Collaboration

The most-loved Freehand templates, according to people like you

4 min read
Nick Lioudis
  •  Aug 4, 2021
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The way companies think about collaboration has come full circle. The days of tethering success to traditional in-person brainstorming sessions have passed. Now, more leaders realize productivity doesn’t depend on proximity between colleagues. Technology played a substantial role in overcoming this hurdle. For example, as distributed teams looked to improve their synchronous and asynchronous communication over the past year, the number of active InVision Freehand users increased 130%.

But that doesn’t mean companies have overcome their distributed remote challenges. Now teams must navigate the new dynamics that come with hybrid work. Thankfully one of your favorite remote-friendly tools, InVision Freehand templates, works just as well in a hybrid environment. InVision knows this setup all too well — not only has the company been 100% remote since its founding a decade ago, but it also partnered closely with organizations spanning the workspace spectrum to learn about remote teamwork challenges (and ultimately, solutions).

To help those better navigate hybrid collaboration, Inside Design dove into InVision’s data and uncovered the most popular templates for planning events, product development, and more. Below, a top-five countdown of the Freehand templates that have illuminated and improved your daily cross-functional communications, plus some tips from InVisioners on how to optimize their use, based on their own experience and that of their clients.

Ready to start? Check out our Freehand Template Gallery now.

The five most used Freehand templates:

5. Empathy map

Why it matters

Understanding your customer’s long-term business goals not only circumvents customer purchasing barriers, but also prevents product teams from building upon poor assumptions that can quickly render products obsolete. Dave Gray’s Empathy Map template helps teams design more impactful customer experiences.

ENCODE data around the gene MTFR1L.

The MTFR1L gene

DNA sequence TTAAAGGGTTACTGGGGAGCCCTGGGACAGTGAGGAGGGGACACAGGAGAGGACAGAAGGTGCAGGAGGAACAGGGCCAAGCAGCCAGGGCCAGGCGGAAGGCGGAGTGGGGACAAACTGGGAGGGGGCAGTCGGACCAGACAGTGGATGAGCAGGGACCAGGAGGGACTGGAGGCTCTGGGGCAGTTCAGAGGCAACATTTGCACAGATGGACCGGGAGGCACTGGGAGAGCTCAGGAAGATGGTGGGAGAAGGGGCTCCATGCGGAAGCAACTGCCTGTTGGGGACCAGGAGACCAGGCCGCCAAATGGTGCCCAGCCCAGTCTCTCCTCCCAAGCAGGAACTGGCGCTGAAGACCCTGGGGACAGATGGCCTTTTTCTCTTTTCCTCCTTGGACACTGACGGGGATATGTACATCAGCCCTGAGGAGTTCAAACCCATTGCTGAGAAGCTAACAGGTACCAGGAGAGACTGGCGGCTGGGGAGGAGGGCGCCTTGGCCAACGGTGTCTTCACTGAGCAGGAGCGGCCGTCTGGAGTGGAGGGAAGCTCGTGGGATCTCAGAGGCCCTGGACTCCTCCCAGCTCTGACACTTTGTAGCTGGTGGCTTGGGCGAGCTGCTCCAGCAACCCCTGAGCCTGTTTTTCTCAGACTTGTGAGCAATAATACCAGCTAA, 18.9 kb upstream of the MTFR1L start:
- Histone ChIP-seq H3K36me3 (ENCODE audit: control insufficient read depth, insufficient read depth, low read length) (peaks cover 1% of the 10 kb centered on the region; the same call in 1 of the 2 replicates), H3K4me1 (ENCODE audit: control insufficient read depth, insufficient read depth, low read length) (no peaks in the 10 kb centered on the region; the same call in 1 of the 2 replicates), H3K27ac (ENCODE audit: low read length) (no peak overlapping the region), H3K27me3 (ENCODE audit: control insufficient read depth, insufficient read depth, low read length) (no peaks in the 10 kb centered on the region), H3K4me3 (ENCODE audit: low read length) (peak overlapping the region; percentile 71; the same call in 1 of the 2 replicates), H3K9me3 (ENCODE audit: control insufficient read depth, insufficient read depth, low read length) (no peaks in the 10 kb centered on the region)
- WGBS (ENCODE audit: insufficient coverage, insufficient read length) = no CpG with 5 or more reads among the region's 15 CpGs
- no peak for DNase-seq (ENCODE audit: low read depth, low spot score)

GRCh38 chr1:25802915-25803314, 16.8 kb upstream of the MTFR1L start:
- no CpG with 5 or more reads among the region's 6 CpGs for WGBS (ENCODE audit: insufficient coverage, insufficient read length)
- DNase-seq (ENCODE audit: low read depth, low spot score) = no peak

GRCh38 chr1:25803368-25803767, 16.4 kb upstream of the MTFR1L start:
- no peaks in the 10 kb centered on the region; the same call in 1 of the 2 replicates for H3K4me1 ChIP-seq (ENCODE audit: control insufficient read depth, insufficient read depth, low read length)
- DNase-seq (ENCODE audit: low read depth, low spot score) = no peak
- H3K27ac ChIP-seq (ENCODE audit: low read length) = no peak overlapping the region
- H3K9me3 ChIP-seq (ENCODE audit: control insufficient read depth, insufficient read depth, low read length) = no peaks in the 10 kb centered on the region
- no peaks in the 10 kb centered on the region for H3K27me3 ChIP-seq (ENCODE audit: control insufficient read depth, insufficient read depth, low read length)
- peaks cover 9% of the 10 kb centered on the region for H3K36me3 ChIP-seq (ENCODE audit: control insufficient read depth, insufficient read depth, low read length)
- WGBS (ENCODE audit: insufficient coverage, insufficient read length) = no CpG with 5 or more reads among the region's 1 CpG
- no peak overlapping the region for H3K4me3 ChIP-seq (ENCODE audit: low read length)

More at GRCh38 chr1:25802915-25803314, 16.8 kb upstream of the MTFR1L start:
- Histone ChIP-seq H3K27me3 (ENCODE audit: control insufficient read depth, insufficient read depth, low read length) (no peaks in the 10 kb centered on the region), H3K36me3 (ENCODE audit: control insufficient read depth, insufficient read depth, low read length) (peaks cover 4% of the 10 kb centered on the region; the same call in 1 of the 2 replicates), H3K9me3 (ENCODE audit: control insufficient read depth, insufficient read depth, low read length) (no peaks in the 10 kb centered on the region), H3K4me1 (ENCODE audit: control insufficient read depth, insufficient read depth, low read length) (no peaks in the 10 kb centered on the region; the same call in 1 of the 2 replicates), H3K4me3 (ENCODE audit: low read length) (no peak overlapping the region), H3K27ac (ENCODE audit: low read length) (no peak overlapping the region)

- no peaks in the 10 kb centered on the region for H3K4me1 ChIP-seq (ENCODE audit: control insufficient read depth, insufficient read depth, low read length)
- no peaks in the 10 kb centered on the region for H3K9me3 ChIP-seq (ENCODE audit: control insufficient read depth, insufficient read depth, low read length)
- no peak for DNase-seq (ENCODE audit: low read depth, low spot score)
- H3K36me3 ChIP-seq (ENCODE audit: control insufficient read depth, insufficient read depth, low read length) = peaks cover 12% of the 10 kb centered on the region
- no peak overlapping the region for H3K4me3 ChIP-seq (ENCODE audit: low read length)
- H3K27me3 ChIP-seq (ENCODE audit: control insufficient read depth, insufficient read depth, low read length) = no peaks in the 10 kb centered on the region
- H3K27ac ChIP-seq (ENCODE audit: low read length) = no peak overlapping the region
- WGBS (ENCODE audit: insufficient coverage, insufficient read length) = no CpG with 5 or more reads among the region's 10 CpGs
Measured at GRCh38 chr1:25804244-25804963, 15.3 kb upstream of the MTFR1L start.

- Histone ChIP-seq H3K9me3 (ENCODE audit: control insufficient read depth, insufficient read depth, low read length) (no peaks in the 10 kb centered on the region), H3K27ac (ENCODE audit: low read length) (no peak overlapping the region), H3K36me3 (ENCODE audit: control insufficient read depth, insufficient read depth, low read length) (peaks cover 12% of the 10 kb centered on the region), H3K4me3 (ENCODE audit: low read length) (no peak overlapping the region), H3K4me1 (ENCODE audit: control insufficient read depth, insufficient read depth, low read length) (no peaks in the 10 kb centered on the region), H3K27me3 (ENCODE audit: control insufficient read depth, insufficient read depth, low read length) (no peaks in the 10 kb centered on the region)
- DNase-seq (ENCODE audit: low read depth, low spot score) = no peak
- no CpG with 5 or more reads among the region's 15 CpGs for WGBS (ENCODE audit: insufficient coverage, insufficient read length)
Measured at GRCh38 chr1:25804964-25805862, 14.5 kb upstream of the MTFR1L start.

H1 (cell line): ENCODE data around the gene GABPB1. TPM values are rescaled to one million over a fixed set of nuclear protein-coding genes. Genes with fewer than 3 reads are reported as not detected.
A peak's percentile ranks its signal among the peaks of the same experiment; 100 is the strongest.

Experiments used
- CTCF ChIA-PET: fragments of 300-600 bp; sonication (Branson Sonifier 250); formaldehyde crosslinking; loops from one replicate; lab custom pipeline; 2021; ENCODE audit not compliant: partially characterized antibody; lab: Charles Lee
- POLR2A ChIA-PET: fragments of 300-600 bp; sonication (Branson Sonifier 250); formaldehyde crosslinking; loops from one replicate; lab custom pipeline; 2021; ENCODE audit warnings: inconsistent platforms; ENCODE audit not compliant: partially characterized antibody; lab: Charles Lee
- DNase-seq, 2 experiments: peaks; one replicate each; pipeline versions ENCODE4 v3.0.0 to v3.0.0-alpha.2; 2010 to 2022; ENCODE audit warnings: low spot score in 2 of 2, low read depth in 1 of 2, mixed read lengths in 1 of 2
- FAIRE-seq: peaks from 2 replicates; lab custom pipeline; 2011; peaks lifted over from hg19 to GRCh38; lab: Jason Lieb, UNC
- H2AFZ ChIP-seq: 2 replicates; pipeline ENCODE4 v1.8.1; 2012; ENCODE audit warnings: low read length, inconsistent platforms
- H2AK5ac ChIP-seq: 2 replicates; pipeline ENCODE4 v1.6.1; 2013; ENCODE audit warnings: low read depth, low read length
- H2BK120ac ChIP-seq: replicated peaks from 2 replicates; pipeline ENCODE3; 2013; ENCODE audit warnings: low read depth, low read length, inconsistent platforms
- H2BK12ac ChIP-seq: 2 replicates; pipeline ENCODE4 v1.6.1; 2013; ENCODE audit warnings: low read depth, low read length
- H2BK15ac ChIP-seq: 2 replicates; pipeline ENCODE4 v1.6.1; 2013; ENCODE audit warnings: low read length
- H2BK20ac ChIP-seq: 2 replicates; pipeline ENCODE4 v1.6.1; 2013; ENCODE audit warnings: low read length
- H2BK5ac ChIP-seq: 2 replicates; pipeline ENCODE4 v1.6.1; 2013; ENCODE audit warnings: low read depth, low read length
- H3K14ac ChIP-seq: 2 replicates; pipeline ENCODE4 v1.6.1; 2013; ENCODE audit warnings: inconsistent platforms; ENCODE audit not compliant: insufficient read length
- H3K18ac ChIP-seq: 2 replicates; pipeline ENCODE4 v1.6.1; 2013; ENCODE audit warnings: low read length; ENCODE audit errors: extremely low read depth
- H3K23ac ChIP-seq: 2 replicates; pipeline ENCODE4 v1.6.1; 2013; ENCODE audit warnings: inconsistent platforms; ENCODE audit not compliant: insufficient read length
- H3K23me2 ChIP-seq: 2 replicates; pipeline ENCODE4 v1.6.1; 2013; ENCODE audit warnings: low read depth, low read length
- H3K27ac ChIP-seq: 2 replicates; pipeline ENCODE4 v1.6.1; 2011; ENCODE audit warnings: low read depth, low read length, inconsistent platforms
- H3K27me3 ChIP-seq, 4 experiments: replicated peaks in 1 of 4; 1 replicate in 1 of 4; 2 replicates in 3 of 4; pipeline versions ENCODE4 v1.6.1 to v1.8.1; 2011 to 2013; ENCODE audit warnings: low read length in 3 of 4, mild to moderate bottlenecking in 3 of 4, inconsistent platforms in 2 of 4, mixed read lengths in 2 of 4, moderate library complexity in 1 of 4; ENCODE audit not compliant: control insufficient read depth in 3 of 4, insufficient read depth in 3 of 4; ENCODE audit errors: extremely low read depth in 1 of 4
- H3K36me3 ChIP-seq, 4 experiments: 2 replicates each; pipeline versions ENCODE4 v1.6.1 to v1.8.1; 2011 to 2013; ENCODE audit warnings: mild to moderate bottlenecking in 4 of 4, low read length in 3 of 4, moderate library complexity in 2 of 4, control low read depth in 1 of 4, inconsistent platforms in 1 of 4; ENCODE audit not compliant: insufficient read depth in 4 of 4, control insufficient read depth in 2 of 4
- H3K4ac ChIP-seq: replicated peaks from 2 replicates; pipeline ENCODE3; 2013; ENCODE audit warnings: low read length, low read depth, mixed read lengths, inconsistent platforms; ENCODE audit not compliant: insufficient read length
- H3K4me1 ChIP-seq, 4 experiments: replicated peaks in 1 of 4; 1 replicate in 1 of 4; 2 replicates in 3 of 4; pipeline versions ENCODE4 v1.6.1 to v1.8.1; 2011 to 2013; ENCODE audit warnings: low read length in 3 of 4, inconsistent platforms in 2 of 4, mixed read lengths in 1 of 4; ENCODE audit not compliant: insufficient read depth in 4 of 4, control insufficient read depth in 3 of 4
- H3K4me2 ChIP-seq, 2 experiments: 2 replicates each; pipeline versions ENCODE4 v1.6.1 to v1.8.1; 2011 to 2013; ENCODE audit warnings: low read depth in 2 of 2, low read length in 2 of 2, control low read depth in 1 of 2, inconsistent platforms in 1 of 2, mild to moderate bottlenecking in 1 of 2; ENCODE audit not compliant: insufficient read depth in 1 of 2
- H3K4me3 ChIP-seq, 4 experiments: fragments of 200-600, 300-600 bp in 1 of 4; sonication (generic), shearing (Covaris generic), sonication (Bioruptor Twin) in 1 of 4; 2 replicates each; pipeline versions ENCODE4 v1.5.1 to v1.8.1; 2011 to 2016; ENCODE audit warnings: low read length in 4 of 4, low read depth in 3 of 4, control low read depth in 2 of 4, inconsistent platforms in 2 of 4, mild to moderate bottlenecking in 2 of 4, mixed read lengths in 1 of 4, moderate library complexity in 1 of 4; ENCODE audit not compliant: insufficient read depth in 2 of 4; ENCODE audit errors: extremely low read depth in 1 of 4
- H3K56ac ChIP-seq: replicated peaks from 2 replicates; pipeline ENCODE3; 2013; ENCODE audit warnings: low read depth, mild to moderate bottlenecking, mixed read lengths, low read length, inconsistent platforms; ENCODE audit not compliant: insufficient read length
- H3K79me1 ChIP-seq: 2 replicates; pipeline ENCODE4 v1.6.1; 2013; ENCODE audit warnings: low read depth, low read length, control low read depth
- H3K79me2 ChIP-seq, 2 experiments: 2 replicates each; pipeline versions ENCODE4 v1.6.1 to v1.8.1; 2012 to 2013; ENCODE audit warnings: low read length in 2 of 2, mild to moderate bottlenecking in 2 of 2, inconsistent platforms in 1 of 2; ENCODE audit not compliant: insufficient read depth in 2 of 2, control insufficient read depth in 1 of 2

“This particular tool helps teams develop deep, shared understanding and empathy for other people. People use it to help them improve customer experience, to navigate organizational politics, to design better work environments, and a host of other things,” Dave has said.

How InVision uses it

Our teams use empathy maps to create and align concrete goals before, during, and after user testing initiatives. You can also use it to:

  • Map out finance and operations budgets based on team functions and goals
  • Help your research team consider user behaviors in testing processes

4. Flowchart

Why it matters

InVision’s fully-distributed teams know that a product’s outcome hinges on how the project begins. That’s why the Freehand team created this Flowchart Template to connect our design, engineering, marketing, and product processes for product development and launches.

How InVision uses it

Apart from InVision’s product development team, the sales team also finds this template helpful — especially when sharing their intimate buyer journey knowledge with the rest of the organization. For example, they’ve received feedback from the marketing team that the template helped them better understand pain points along the buyer journey and the places where they can offer quick solutions.

“When conveying complex ideas and processes, a well thought-out flowchart will help you swiftly evolve your rough ideas into sophisticated flows,” says product marketing pro Olivia Zanca of InVision (even more from Olivia here).

You can also use it to:

  • Map out Organization charts
  • Design client workshop activities

Bring on better brainstorms